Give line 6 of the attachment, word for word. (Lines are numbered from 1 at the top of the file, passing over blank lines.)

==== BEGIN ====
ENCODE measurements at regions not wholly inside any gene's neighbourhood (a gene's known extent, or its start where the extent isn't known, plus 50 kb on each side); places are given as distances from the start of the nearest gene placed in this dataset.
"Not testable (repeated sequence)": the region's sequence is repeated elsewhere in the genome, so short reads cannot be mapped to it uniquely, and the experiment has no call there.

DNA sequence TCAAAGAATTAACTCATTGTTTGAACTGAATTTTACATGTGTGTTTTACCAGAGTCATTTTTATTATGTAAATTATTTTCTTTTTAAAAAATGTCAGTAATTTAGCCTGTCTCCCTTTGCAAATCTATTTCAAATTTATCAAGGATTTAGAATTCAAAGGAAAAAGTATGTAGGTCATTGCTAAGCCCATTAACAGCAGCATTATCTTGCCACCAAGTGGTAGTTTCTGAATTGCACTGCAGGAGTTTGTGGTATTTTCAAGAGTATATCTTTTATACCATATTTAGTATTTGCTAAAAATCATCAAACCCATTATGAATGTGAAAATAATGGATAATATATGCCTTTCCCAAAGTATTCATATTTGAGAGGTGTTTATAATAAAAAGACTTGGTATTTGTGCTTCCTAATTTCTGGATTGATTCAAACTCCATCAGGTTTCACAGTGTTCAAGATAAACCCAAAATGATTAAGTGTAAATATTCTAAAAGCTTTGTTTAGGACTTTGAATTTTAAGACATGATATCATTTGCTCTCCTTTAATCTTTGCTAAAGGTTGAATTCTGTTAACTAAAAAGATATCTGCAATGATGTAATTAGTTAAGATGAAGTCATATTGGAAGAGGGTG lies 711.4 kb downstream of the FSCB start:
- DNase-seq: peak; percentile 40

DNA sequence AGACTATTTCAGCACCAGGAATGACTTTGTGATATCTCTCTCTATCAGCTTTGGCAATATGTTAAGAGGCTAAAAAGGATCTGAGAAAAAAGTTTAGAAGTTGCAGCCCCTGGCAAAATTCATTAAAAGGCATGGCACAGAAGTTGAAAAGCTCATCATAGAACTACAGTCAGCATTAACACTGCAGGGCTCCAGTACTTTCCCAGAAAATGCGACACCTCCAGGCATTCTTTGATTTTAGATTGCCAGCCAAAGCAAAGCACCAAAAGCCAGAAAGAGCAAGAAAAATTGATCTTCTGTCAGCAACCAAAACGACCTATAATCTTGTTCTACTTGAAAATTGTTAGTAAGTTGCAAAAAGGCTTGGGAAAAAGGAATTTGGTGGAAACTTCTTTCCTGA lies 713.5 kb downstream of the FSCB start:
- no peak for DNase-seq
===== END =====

- no peak for DNase-seq